How Much Do Income-Based Programs Help Blacks and Hispanics?

Over at the Intercept, Briahna Joy describes an interview of Cory Booker by Charlamagne tha God:

When Booker offered up his baby bonds plan as part of a black-centric agenda, Charlamagne was skeptical on the basis that it wouldn’t exclusively help blacks. It “addresses all Americans,” Booker explained, “but it actually helps the racial wealth gap in a significant way,” by creating a savings account for low-income students.

Booker is right. The unfortunate overlap between poverty and some historically marginalized identity groups means that when programs are equitably designed, a rising tide will disproportionately improve their fates: Since 1 out of 3 non-elderly Latinos and 1 out of 4 non-elderly blacks lack health insurance, those groups stand to be some of the biggest beneficiaries of “Medicare for All.” Blacks and Latinos are more likely to rely on Social Security benefits as an exclusive source of retirement income than whites, meaning attacks on Social Security threaten those groups disproportionately as well. Blacks and Latinos are overrepresented among minimum wage jobs, meaning we stand to gain more from a $15 minimum wage. And on, and on, and on.

Both Booker and Joy are correct. Since blacks and Hispanics make up a big share of the low-income population, universal programs help them more than they help whites. However, the same is true of means-tested programs that exclusively target low-income families. But by how much?

The top line number isn’t too hard to get. The Congressional Research Services estimates that total federal spending on families with low incomes comes to about $900 billion:

Very little of this is cash. It includes Medicaid benefits, cash welfare, housing assistance, SNAP, and a few other smaller programs. The number would be higher if you added in state and local spending, but in broad terms you can figure that we’re talking about roughly a trillion dollars or so.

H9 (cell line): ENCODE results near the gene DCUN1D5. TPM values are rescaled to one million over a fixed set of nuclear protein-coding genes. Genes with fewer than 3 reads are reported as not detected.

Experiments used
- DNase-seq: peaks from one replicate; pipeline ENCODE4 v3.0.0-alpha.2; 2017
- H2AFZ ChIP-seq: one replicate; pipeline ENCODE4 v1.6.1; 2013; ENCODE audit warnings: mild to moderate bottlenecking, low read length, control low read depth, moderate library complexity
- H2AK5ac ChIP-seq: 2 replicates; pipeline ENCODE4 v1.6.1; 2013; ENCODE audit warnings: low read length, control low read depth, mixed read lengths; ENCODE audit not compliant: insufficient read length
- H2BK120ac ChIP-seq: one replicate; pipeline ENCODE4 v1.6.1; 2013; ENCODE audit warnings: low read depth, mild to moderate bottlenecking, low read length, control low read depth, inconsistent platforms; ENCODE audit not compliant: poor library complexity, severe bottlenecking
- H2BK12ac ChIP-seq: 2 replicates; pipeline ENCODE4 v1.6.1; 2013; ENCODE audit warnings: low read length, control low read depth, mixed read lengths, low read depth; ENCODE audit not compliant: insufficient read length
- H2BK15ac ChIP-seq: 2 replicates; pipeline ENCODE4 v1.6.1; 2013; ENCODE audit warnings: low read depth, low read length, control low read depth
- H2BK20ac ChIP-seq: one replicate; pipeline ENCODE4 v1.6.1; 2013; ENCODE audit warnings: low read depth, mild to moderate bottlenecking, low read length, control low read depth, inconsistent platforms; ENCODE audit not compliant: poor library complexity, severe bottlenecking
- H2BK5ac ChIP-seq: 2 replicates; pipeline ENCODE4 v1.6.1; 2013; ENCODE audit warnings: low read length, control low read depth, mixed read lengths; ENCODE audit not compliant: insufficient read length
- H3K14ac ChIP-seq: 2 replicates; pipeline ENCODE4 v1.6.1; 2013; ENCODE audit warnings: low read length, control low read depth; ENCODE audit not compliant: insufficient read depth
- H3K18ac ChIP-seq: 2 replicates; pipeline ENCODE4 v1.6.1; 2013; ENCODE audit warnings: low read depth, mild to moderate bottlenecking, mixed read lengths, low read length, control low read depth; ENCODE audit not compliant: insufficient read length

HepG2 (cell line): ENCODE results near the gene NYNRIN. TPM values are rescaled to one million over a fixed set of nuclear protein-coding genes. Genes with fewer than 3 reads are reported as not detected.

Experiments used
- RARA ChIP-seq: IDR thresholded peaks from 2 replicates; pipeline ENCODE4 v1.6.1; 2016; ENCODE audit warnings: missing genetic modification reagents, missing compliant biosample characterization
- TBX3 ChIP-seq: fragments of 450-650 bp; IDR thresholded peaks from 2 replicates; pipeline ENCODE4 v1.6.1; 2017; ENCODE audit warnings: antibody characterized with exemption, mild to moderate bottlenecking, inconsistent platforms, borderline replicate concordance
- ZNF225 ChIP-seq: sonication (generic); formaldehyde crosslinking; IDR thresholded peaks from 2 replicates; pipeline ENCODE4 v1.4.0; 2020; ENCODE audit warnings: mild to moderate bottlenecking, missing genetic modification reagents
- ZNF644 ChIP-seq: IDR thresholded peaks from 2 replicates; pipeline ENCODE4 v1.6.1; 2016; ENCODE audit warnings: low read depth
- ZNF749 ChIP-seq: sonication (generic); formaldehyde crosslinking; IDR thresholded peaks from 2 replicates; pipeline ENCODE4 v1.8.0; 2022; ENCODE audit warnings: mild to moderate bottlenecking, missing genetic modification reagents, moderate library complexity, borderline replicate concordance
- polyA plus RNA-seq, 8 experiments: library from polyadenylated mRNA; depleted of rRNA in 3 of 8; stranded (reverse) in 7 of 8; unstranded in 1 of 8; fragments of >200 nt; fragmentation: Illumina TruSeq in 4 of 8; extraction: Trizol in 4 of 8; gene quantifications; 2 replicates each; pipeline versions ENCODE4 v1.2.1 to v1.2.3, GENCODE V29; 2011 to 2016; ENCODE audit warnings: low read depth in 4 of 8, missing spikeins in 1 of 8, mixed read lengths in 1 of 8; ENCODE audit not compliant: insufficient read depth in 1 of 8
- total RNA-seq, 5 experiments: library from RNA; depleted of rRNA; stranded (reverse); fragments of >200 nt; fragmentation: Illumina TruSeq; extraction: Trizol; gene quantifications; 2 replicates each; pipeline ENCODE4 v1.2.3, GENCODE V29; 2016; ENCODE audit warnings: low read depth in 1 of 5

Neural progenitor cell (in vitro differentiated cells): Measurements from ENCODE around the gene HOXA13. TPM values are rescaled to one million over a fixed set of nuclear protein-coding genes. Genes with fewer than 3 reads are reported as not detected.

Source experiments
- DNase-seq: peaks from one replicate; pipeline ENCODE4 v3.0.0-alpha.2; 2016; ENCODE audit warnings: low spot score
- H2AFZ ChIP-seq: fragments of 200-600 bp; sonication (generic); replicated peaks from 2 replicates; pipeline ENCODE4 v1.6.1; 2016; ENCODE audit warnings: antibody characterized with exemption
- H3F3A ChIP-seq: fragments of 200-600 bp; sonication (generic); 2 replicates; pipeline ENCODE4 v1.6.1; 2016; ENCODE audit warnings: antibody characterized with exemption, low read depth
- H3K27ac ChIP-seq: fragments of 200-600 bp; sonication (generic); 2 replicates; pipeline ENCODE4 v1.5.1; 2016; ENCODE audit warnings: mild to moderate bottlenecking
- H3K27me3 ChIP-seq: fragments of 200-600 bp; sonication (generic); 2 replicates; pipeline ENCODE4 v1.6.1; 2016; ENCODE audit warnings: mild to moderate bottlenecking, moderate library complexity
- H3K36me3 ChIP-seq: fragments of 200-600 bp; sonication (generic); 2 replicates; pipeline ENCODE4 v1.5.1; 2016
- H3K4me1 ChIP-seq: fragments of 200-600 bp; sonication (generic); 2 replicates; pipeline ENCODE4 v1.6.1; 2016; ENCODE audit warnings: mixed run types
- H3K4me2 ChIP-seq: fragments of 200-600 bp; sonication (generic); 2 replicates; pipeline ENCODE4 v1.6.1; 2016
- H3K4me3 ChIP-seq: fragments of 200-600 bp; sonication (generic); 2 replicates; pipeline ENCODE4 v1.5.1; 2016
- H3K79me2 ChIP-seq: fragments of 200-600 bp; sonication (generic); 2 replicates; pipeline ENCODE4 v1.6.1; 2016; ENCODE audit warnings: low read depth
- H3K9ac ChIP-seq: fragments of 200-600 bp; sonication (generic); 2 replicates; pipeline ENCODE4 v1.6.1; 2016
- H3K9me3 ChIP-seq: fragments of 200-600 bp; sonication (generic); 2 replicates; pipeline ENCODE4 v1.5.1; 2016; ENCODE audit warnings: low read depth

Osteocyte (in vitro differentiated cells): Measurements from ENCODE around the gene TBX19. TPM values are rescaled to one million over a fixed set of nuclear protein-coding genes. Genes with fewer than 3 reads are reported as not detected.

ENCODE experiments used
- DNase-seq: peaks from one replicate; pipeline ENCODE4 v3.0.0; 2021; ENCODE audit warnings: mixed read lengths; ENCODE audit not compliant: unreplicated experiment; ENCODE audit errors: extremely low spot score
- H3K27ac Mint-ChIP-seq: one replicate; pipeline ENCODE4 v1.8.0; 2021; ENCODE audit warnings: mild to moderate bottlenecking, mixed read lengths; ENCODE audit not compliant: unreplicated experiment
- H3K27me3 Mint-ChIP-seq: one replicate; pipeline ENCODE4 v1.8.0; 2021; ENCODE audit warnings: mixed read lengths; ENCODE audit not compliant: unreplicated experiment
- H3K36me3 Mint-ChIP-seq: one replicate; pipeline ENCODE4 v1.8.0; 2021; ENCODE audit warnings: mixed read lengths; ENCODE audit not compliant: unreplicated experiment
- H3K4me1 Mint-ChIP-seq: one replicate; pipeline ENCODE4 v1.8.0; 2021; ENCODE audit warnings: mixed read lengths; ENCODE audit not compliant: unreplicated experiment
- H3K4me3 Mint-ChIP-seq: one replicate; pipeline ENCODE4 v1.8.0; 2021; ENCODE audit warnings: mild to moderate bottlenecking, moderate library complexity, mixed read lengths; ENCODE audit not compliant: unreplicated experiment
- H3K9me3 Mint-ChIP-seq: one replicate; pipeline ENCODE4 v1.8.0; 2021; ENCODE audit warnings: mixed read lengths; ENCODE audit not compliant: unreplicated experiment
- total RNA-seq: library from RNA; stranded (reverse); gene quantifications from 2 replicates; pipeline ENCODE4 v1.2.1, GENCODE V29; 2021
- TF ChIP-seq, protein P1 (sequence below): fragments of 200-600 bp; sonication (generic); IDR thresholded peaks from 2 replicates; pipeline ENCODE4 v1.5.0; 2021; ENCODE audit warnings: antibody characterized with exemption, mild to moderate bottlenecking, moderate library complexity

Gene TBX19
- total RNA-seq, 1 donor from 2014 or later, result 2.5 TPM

The vast majority of this goes to families with children under 18. Black and Hispanic families make up about a third of this demographic group, but they receive more than half of all means-tested benefits. I’ve been unable to track down anything more specific, but my very wobbly best guess is that on a per capita family basis, black and Hispanic families receive about $11,000 in benefits while white families receive about $4,000. If this is accurate then means-tested programs are indeed a fairly effective way of closing the racial income gap.

Don’t take anything away from this that I haven’t actually said. I’m not laying out a program for black America and I’m not pitting means-tested welfare against other kinds of racially conscious programs. What’s more, my numbers are a very hazy guess. They could be off in either direction by a fair amount.

In fact, that’s why I’ve written this post. I’m interested in just how much more means-tested programs help minority communities compared to white communities. I’m surprised I can’t find a rigorous estimate of this, and I figure it must be out there somewhere. I’m hoping someone will speak up and let me know where I can find it.


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